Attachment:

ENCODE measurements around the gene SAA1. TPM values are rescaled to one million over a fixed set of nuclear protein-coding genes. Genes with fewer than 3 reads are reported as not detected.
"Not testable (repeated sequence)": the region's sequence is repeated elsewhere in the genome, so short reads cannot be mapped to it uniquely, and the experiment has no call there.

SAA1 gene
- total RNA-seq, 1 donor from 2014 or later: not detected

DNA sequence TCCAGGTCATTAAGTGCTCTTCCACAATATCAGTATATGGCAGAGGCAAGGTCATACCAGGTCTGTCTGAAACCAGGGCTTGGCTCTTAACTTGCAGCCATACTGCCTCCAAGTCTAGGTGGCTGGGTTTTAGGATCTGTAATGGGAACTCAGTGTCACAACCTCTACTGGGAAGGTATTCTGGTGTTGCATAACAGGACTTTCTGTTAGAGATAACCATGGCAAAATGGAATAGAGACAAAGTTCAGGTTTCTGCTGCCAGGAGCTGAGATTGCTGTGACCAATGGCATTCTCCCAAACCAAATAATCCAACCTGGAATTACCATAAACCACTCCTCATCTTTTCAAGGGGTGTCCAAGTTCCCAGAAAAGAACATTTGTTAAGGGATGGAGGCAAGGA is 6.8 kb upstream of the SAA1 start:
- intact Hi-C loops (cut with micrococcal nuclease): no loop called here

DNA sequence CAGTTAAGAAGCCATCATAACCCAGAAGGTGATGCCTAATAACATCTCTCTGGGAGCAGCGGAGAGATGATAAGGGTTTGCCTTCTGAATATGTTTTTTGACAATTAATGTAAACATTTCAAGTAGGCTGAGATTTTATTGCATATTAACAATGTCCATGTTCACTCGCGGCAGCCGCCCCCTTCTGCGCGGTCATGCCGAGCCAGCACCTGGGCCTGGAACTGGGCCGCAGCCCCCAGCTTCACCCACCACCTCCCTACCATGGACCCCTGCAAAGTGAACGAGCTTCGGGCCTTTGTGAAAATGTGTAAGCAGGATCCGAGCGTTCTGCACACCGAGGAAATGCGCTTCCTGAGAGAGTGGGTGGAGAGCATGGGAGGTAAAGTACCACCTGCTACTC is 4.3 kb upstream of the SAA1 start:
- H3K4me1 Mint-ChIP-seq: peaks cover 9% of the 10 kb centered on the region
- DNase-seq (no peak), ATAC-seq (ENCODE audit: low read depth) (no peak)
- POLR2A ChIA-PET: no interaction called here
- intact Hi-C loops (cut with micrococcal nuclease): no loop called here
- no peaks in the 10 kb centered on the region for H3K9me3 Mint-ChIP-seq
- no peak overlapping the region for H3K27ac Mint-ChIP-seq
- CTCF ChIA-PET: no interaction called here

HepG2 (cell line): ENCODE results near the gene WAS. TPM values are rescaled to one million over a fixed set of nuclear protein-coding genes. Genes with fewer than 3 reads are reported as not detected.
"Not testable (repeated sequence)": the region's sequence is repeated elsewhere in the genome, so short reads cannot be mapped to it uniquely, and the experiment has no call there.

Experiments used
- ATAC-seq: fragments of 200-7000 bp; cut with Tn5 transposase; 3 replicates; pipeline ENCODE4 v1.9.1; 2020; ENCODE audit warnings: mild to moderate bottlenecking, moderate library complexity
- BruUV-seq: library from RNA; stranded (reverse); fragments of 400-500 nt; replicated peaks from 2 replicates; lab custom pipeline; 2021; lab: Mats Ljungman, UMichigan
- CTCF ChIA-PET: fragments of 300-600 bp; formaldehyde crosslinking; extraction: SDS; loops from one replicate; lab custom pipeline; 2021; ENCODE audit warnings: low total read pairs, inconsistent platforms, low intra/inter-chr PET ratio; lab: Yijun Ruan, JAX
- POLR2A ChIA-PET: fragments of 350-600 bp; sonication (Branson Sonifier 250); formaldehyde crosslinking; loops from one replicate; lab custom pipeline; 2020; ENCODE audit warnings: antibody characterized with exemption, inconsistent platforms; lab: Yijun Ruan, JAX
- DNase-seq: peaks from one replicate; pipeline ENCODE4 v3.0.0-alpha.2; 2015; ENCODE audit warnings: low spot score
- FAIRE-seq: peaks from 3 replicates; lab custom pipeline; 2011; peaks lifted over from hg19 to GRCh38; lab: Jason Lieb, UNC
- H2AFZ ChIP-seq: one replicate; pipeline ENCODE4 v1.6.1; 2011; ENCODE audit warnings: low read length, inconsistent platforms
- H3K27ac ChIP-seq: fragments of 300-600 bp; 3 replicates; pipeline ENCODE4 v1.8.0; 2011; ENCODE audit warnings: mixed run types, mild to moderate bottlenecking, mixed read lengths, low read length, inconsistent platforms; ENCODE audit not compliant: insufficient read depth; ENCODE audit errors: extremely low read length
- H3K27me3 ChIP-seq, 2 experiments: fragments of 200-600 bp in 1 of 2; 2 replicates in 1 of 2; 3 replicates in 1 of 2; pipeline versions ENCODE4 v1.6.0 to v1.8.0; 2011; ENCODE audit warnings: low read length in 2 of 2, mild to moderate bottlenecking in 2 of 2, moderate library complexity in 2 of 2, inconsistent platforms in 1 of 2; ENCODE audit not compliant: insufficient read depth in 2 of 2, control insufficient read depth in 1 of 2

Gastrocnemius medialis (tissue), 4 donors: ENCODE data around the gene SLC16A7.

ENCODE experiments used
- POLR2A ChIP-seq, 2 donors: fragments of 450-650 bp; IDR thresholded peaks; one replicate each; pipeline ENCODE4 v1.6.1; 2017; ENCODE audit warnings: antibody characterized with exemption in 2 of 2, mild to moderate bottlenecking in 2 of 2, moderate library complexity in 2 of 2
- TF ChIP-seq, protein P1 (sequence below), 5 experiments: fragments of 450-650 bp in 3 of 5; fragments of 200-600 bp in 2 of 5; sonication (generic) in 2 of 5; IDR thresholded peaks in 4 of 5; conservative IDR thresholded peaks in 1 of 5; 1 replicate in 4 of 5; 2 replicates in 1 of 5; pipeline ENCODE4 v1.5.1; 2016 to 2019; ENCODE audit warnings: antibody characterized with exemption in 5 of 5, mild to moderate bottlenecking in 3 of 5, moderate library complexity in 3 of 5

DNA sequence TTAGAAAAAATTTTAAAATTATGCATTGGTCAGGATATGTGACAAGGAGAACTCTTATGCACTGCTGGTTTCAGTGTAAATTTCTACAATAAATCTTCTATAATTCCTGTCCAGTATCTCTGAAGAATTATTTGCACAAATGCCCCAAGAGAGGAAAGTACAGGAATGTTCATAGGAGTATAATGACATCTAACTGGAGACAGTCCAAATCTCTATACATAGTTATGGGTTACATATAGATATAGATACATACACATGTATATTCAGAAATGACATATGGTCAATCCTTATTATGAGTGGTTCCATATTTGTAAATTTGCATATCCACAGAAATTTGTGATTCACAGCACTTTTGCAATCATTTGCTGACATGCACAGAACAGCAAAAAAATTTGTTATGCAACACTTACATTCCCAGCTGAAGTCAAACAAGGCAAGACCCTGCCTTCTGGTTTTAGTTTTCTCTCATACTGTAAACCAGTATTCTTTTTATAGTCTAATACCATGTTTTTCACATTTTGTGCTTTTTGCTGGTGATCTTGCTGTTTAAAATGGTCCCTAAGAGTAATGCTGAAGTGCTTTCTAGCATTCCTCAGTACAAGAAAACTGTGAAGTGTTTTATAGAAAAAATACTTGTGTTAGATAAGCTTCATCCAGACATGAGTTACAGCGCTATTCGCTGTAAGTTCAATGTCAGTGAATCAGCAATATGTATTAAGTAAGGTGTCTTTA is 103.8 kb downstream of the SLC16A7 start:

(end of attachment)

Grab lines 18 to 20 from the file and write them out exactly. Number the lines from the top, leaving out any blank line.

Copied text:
- ATAC-seq: fragments of 200-7000 bp; cut with Tn5 transposase; 3 replicates; pipeline ENCODE4 v1.9.1; 2020; ENCODE audit warnings: mild to moderate bottlenecking, moderate library complexity
- BruUV-seq: library from RNA; stranded (reverse); fragments of 400-500 nt; replicated peaks from 2 replicates; lab custom pipeline; 2021; lab: Mats Ljungman, UMichigan
- CTCF ChIA-PET: fragments of 300-600 bp; formaldehyde crosslinking; extraction: SDS; loops from one replicate; lab custom pipeline; 2021; ENCODE audit warnings: low total read pairs, inconsistent platforms, low intra/inter-chr PET ratio; lab: Yijun Ruan, JAX